LJS: I regularly hang out at drag king nights, and back in 2015, when I began writing the show, the scene was much smaller than it is now but there were still plenty of exciting clubs, bars and events showcasing amazing drag kings. Finding the right performer for such a specific project took a little while. They needed skill, charisma and almost more importantly, authenticity – they needed to understand the gender-play, the nuances and difficulties in the text first hand. I ended up getting a recommendation from a drag queen friend who told me LoUis CYfer is exactly who you need. We met in She Bar Soho and that was that.

CM: How different does it feel to direct a production of your own script from directing other writers’ work?
LJS: I’ve just finished directing two Chekhov shorts at the Young Vic – this was really rewarding, especially moulding our own take on the plays. Directing your own script is different because you have many heads on during the process – you are facilitating the room as a director, mining and unlocking the text as a director, but also shaping, rewriting and developing the script as you go. I love directing other people’s scripts, but nothing beats the freedom of forging ahead with your own words.

CM: Milk Presents as a company seem to veer towards subjects that explore gender. What is the motivation for that?
LJS: All of our shows have explored gender, although without us making this explicit early on. We make work that explores the questions and uncertainties we have about the world and ourselves – this happens to be about gender. In pubs, clubs and queer spaces there are dialogues, incredible performance and fun conversations to be had – I’d like to explore these with a wide audience. Personally my gender isn’t an easy fit for me, until I understand it I will probably keep making work that tries to.

CM: How did the company come together? Who is involved and what are your aims?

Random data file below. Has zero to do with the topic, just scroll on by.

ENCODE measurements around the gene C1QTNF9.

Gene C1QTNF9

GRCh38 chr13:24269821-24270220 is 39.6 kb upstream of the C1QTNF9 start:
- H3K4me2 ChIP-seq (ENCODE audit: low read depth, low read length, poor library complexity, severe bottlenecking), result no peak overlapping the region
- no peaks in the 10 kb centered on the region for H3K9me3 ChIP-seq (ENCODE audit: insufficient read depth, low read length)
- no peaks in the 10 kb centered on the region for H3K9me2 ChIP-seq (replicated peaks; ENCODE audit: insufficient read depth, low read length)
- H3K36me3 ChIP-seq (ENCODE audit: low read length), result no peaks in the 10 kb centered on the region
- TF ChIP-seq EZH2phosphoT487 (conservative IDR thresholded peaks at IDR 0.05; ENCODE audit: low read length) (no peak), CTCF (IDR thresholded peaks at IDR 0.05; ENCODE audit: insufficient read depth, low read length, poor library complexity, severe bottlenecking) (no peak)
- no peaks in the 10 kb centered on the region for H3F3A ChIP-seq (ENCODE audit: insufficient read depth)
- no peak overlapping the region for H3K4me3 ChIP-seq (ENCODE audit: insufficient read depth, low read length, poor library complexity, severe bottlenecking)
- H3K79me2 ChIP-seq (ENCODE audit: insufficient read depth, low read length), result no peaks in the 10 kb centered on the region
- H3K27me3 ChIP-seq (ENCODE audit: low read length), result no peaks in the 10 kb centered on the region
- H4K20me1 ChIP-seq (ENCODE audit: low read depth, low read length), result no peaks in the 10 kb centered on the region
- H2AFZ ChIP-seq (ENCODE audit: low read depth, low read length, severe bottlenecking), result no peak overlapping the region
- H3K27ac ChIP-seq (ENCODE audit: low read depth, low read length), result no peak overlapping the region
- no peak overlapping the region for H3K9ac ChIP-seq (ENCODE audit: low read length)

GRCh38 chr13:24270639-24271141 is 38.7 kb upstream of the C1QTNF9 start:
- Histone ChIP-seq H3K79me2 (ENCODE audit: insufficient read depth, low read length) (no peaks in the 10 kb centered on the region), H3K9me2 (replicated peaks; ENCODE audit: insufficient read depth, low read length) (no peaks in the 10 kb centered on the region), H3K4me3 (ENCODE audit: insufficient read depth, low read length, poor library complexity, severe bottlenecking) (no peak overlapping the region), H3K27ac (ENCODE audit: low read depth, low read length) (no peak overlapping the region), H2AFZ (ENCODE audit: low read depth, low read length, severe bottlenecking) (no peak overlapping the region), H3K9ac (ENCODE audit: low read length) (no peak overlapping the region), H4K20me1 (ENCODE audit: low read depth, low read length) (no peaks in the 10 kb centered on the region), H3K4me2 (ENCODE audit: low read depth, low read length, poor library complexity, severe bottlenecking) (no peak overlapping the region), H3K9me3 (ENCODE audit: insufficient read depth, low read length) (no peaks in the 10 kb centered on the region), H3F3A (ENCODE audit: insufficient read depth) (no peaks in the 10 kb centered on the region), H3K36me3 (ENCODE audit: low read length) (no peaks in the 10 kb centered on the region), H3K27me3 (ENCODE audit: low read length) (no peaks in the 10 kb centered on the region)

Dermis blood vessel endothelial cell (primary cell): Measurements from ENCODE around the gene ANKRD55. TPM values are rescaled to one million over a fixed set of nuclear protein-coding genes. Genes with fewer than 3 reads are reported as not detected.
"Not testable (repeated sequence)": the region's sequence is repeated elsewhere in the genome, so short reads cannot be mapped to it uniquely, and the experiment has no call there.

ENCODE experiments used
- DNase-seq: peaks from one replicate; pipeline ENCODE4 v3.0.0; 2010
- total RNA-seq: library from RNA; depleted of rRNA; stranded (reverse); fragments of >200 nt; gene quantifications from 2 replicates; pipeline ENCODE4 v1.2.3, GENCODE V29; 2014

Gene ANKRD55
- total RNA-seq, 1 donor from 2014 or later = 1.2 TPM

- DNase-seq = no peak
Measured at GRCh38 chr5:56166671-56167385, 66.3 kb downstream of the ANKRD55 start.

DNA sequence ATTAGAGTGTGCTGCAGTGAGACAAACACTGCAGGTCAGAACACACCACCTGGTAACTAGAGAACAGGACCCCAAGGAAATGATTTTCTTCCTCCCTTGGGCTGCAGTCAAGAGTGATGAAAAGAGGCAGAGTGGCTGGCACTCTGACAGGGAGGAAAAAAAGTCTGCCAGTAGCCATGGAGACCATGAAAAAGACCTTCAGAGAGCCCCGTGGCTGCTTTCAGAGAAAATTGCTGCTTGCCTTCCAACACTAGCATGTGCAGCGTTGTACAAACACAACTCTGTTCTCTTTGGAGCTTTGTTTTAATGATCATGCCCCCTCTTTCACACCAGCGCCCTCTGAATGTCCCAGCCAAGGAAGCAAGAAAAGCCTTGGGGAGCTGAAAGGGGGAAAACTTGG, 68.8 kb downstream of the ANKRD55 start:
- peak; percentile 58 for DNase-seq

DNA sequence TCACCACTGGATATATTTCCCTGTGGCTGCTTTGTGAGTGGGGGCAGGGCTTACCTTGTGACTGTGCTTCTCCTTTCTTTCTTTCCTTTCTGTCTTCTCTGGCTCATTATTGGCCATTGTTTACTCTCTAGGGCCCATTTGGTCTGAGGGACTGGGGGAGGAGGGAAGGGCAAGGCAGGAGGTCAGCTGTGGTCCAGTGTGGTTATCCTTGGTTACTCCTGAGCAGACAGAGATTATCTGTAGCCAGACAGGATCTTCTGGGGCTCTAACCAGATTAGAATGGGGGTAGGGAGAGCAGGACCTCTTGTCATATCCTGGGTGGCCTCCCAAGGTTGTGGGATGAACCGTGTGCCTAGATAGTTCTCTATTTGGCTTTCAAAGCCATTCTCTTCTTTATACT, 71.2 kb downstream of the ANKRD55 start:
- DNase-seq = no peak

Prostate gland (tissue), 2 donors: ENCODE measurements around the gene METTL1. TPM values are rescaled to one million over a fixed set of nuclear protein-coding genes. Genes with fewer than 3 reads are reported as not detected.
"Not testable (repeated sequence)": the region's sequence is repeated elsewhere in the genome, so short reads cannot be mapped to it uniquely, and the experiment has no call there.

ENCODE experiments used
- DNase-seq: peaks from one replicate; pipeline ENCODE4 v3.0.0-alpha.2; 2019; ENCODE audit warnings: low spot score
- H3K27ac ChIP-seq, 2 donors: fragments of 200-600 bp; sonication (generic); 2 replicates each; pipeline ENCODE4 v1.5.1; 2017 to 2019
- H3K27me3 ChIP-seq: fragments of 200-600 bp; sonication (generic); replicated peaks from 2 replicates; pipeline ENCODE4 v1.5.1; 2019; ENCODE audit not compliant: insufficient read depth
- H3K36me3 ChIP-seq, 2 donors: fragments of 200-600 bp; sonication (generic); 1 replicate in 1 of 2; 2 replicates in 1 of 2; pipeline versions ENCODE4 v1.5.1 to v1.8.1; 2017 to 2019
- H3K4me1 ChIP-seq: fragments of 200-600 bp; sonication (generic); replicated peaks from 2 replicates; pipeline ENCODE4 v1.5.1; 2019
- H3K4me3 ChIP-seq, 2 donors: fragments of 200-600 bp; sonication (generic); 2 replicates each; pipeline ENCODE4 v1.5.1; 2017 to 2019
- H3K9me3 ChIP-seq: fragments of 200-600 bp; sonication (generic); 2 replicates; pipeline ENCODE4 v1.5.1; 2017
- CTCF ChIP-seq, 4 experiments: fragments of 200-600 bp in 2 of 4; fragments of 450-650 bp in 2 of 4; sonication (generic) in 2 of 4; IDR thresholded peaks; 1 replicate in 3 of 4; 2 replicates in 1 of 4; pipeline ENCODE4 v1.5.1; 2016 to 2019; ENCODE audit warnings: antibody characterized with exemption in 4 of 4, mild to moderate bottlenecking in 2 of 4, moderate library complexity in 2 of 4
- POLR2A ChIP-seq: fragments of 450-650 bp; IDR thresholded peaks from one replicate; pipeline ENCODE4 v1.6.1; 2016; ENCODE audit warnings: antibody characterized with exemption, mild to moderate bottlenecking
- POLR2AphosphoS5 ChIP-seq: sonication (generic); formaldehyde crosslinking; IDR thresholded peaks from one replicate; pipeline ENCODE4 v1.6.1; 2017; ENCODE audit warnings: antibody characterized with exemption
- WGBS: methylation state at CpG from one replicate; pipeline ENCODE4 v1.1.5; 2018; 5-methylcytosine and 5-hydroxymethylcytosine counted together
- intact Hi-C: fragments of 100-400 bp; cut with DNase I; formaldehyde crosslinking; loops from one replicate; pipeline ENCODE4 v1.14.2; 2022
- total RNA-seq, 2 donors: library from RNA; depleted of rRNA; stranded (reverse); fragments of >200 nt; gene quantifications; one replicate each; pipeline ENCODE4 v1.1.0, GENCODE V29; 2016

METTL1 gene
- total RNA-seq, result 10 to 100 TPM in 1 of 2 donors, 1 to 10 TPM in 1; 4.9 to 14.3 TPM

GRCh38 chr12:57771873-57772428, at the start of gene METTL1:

LJS: Milk Presents is named after my family’s milk round business! We are associate artists of Derby Theatre and the Bush Theatre. The company is run by producer Ruby Glaskin, performer/production manager Adam Robertson and myself. We met at the Royal Central School of Speech and Drama and formed in 2011. There’s this big, messy, wonderful and complicated thing we call gender – our work aims to explore that in a way that is accessible. It’s like a protest and a celebration.

CM: What is coming up next for the company?
LJS: Joan is about to kick off an exciting couple of weeks at Oval House and we’re curating a queer dance party cabaret as part of ‘Macho’ at the Welcome Collection. Currently we are developing a new show named ‘Bullish’ – exploring the minotaur myth – it’s a feisty and fun and will be at Camden People’s Theatre for three weeks Sept 2017.

CM: What’s coming up next for you?
LJS: I’m drafting ‘Bullish’ plus making a photography exhibition and three mini films. All will feature Trans, non-binary and queer people, artists and thinkers – I reckon Joan would approve…

‘Joan’ is on at Ovalhouse from 11-22 Apr, see the venue website here for more.

LINKS: www.ovalhouse.com | www.milkpresents.com | www.lucyjskilbeck.com | twitter.com/lucyjskilbeck